For example, there is a park-wide restriction on live bait in Baxter State Park: “Closed to the taking and use of live baitfish in all park waters.” Outside the park however; including Lower Toque Pond, Grand Lake Matagamon, and Webster Lake that straddle the border; live bait is allowed on many waters:

BAXTER STATE PARK WATERS, T2 R9 WELS, T6 R8 WELS, etc. (North Region). General fishing laws apply, except: Closed to the taking and use of live baitfish in all park waters. [MDIFW Fishing Law Book]

A similar situation exists in New Brunswick. While they have a Province-wide prohibition on the use of live bait, the only exception to the rule is on waters that border Maine. I think it’s fair to assume that this is due to the fact that IFW would not agree to a reciprocal ban making any ban futile: 

No person shall use or possess live fish (including crayfish) as bait in inland waters.– Exception: On international boundary waters (between Maine and New Brunswick). [NB Fishing Law Book]

New Brunswick even goes as far as requiring their own citizens to trap their bait at the source, not buy it from a dealer or trap it from a secondary source and bring it to the water. Unfortunately, they have no jurisdiction to hold Maine residents to the same common sense restriction: fish may be used as bait provided they are obtained from the water being fished and are not on the prohibited list. [NB Fishing Law Book]

According to Holyoke, and disappointingly, we also learned that while MDIFW first acknowledged the presence of these highly invasive fish in early January, they had known about it for over two months but failed to disclose it to the public for reasons that are not clear:

Biologists found the landlocked alewives in their live-capture nets in October, and immediately reported the finding to the Maine Warden Service.

Holyoke states later in his second article that while he wonders why “one fool thought it would be a good idea to put them there,” he says there are other theories floating around, and as a reporter, it’s fair to assume that he heard them first- or second-hand:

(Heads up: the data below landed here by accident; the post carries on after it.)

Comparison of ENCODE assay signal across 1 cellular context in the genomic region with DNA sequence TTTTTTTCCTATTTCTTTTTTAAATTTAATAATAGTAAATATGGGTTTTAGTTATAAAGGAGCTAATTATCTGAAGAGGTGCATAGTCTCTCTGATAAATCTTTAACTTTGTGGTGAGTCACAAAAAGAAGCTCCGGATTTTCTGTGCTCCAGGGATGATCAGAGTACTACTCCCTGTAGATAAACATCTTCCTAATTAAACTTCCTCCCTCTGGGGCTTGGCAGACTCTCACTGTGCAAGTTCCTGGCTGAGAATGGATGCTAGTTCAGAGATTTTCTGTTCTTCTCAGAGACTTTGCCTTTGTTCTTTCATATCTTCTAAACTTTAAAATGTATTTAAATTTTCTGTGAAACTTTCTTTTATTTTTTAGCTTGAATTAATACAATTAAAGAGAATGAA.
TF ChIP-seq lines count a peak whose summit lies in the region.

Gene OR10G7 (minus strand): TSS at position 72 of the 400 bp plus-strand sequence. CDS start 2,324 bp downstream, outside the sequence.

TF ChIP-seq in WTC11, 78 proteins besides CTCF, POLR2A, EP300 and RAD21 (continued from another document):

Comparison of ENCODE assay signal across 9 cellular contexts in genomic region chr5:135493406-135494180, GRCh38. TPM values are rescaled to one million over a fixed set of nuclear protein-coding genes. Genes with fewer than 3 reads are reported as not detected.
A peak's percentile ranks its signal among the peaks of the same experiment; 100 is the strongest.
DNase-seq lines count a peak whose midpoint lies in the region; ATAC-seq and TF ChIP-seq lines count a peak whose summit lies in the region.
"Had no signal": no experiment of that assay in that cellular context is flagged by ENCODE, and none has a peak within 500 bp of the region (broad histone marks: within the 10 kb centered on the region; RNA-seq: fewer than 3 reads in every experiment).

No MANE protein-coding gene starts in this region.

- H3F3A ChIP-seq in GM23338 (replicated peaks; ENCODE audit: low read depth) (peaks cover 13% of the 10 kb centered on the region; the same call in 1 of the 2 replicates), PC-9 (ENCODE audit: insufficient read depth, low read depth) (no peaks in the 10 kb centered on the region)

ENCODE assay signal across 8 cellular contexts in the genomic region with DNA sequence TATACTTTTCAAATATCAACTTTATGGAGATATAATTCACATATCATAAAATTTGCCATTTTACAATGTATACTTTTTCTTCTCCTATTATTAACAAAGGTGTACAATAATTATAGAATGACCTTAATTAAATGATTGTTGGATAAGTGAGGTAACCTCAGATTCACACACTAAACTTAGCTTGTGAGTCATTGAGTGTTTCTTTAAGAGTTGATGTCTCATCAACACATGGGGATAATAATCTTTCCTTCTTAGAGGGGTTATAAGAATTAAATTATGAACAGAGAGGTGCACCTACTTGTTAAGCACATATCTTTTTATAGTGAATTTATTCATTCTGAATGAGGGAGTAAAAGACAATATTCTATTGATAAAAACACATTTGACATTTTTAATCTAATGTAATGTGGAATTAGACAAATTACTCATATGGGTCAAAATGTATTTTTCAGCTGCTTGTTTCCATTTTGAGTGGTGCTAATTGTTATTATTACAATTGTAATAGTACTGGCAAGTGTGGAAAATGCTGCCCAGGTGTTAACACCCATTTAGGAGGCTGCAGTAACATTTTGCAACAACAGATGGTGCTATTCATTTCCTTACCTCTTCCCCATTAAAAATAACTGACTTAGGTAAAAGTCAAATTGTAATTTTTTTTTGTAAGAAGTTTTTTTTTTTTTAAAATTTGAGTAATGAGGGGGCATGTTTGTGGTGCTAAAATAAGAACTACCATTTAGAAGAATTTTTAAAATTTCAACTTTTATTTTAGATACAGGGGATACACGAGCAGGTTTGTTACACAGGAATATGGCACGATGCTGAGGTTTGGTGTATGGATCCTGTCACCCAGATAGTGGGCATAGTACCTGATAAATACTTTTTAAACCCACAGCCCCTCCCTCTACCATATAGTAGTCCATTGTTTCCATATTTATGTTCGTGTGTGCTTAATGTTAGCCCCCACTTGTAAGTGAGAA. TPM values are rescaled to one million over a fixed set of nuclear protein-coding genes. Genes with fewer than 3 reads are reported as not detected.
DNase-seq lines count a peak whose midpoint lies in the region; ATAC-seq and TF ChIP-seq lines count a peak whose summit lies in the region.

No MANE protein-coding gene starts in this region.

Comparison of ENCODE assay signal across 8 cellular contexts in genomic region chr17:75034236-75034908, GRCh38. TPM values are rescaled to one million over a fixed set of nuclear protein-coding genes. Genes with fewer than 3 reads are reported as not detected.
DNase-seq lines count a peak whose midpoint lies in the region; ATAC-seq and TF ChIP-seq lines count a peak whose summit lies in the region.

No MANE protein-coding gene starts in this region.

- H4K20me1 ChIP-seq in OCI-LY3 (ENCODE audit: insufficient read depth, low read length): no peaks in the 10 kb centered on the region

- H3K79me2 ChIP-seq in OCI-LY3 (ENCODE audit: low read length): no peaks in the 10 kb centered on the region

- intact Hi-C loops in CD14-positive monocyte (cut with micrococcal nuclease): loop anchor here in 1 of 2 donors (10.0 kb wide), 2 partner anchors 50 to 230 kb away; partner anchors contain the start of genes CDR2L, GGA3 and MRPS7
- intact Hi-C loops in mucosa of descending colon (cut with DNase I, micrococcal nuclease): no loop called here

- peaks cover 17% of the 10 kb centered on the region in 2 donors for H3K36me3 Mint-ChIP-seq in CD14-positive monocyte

Some have said that they think the perpetrators have a grudge against the DIF&W, or game wardens, or conservationists in general. [Bangor Daily News]

I personally struggle with the idea that any sportsman, no matter how mean-spirited or ignorant of the facts they are, would deliberately put their own sport or fishery at risk just to get back at MDIFW for some perceived slight. This comes with a high price and little if any reward as you can’t even take credit, for the lack of a better word, for it due to the steep fines associated with such acts.

As for getting back at conservationists, unfortunately there could be some validity to this as there are unfortunately some out there who are so deeply entrenched in their use of live bait that they see anyone who is trying to reel it in for the sake of protecting the resource as the enemy. But why would they compromise a lake that was already compromised by salmon and bass and therefore not a high priority of conservationists?

Sadly, the Maine Department of Inland Fisheries and Wildlife just missed another opportunity to educate the masses as to the risks and dangers associated with the use of live fish as bait. That this occurred in the middle of one of their biggest live bait initiatives ever makes it even tougher to understand as it shows exactly why the concept they are promoting has merit.

And disappointingly, MDIFW has once again provided cover for a high-impact user they seem to be beholden to more than those of us who just want to see this stuff stop. Live bait is a huge problem in Maine, and arguably the biggest threat to Maine’s wild native fish. While the alewives are likely now there to stay, maybe we could have got at least some good out of this situation by using it as a learning tool.

Click Here to Read the First Article

Click Here to Read the Second Article